While single opt-in (where people are subscribed as soon as they send out the signup form) is easier from the point of view of your followers, we would still favour double opt-in for the following reasons:
You want subscribers who really want to get your newsletters - even if that means clicking an extra button.
It makes sure the email address is correct, and that your emails won’t end up in the junk mailbox.
Thank you - landing page
Once people have signed up to the mailing list, of course, you should thank them for it.
There are three ways to provide such a thank you page:
You can have an automated thank you page generated by your Email Service Provider (ESP)
Many ESPs give you the option to host your own “thank you” landing page directly on their servers.
Most ESPs also give you the option to redirect people to your own thank you page. This is great, as it also allows you to give your people a direct call to action: let them share it with their friends, visit your blog, join your group,...
Many mailing lists also offer a “welcome sequence” to their subscribers. This lets you introduce yourself to them, tell them a bit about yourself and your business - but also allows them to tell you a bit about themselves, maybe click a button so you can segment them (see later), or even fill out a survey.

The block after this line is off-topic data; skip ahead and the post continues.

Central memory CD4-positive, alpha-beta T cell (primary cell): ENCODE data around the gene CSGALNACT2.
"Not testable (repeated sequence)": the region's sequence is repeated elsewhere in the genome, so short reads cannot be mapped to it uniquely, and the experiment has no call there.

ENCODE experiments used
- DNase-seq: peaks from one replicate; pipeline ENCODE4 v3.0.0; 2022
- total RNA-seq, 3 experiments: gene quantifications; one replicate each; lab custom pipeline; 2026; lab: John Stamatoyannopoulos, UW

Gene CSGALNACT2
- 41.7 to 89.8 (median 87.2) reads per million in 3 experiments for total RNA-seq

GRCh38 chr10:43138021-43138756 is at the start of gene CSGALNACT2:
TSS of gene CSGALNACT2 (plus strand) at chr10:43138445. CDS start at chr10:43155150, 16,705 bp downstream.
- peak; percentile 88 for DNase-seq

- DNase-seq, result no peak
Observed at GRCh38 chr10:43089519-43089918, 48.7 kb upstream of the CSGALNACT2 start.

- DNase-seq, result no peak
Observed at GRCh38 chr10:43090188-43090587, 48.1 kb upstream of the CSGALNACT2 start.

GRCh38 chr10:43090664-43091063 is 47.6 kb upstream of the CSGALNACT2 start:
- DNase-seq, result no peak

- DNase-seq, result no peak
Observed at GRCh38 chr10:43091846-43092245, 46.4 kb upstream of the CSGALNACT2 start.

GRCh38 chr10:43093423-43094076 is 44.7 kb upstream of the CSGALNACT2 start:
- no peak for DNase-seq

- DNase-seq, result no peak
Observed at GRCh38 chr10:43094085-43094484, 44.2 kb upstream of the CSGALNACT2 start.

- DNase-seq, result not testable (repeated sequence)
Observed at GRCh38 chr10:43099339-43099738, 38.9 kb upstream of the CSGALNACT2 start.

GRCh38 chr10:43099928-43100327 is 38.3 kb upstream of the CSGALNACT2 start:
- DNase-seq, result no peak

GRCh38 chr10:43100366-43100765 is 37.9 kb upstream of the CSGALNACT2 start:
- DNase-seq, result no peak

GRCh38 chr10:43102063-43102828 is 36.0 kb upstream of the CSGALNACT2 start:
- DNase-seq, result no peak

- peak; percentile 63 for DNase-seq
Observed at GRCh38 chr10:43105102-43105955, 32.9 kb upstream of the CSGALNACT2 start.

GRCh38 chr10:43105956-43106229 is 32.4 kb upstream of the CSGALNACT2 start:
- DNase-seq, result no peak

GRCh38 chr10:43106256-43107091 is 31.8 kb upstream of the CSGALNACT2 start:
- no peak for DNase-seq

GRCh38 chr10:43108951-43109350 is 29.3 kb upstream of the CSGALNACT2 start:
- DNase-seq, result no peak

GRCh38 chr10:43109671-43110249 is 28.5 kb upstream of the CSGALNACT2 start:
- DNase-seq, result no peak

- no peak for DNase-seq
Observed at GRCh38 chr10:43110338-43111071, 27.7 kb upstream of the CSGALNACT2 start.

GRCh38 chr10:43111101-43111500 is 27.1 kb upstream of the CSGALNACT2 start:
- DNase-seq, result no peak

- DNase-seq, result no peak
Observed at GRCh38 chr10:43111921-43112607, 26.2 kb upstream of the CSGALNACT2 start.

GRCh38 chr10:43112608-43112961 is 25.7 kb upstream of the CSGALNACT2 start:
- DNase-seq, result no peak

How to get subscribers for your mailing list
There are dozens of ways to attract people and convince them to subscribe to your mailing list, here are just a few ideas:
A pop-up form on your website
Forms on your website in other places - above the fold, in the sidebar, in the footer
A separate landing page on your website that tells people all about your mailing list and why they should join it
A signup button on your Facebook page
A link in your Instagram profile
Dedicated pins on Pinterest
A link in the video description on YouTube
Offline: ask real-life customers to write down their email address if they’d like to get the newsletter
A checkbox when they check out on your web shop, asking them if they’d like promotions or updates
The important part is that people always have to give their permission for you to add them to your mailing list. Tricks like buying email addresses, adding them to your list in a sneaky way - that doesn’t work… and really, why would you want people on your mailing list if they don’t want to get your newsletter in the first place?
Opt-ins, lead magnets and, content upgrades
Technically, offering people something for free (in exchange for their email address on your list) is the number one way to get people to subscribe. If you’re targeting the right people with the right offer, they’ll love what you’re giving away.
An “opt-in” is anything you are offering in exchange for people opting into your mailing list. A “lead magnet” is anything that attracts leads (potential clients or customers). Opt-ins are usually lead magnets, but not all lead magnets are opt-ins (some don’t require you to opt into anything, but allow the owner of the list to use your data in some other way).